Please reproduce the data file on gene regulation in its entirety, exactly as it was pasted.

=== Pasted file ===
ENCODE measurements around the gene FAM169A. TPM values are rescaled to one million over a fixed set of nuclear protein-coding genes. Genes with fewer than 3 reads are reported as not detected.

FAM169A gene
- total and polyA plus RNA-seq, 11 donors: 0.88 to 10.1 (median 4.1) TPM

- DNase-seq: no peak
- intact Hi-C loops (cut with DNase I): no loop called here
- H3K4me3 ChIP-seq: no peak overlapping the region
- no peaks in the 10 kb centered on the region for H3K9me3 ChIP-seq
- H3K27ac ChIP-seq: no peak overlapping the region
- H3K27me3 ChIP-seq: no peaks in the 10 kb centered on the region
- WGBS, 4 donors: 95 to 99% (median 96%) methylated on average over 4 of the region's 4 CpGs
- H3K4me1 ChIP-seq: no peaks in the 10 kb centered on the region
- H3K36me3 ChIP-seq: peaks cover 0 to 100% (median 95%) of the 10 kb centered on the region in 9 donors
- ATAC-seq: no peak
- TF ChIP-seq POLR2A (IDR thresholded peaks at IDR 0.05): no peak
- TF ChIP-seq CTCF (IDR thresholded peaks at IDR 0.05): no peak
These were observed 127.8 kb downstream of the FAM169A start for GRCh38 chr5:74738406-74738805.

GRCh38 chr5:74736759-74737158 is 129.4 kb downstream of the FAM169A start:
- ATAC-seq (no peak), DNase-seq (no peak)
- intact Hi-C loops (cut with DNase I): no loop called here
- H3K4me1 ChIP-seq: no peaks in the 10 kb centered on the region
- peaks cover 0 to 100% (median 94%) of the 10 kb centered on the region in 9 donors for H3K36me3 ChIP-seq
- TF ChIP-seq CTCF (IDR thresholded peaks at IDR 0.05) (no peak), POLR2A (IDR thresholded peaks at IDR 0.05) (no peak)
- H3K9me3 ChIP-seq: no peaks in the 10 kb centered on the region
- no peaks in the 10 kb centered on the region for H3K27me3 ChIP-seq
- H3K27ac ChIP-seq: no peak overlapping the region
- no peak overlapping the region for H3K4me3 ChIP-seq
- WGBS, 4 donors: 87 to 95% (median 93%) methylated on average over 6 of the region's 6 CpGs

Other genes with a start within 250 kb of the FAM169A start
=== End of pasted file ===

ENCODE measurements around the gene FAM169A. TPM values are rescaled to one million over a fixed set of nuclear protein-coding genes. Genes with fewer than 3 reads are reported as not detected.

FAM169A gene
- total and polyA plus RNA-seq, 11 donors: 0.88 to 10.1 (median 4.1) TPM

- DNase-seq: no peak
- intact Hi-C loops (cut with DNase I): no loop called here
- H3K4me3 ChIP-seq: no peak overlapping the region
- no peaks in the 10 kb centered on the region for H3K9me3 ChIP-seq
- H3K27ac ChIP-seq: no peak overlapping the region
- H3K27me3 ChIP-seq: no peaks in the 10 kb centered on the region
- WGBS, 4 donors: 95 to 99% (median 96%) methylated on average over 4 of the region's 4 CpGs
- H3K4me1 ChIP-seq: no peaks in the 10 kb centered on the region
- H3K36me3 ChIP-seq: peaks cover 0 to 100% (median 95%) of the 10 kb centered on the region in 9 donors
- ATAC-seq: no peak
- TF ChIP-seq POLR2A (IDR thresholded peaks at IDR 0.05): no peak
- TF ChIP-seq CTCF (IDR thresholded peaks at IDR 0.05): no peak
These were observed 127.8 kb downstream of the FAM169A start for GRCh38 chr5:74738406-74738805.

GRCh38 chr5:74736759-74737158 is 129.4 kb downstream of the FAM169A start:
- ATAC-seq (no peak), DNase-seq (no peak)
- intact Hi-C loops (cut with DNase I): no loop called here
- H3K4me1 ChIP-seq: no peaks in the 10 kb centered on the region
- peaks cover 0 to 100% (median 94%) of the 10 kb centered on the region in 9 donors for H3K36me3 ChIP-seq
- TF ChIP-seq CTCF (IDR thresholded peaks at IDR 0.05) (no peak), POLR2A (IDR thresholded peaks at IDR 0.05) (no peak)
- H3K9me3 ChIP-seq: no peaks in the 10 kb centered on the region
- no peaks in the 10 kb centered on the region for H3K27me3 ChIP-seq
- H3K27ac ChIP-seq: no peak overlapping the region
- no peak overlapping the region for H3K4me3 ChIP-seq
- WGBS, 4 donors: 87 to 95% (median 93%) methylated on average over 6 of the region's 6 CpGs

Other genes with a start within 250 kb of the FAM169A start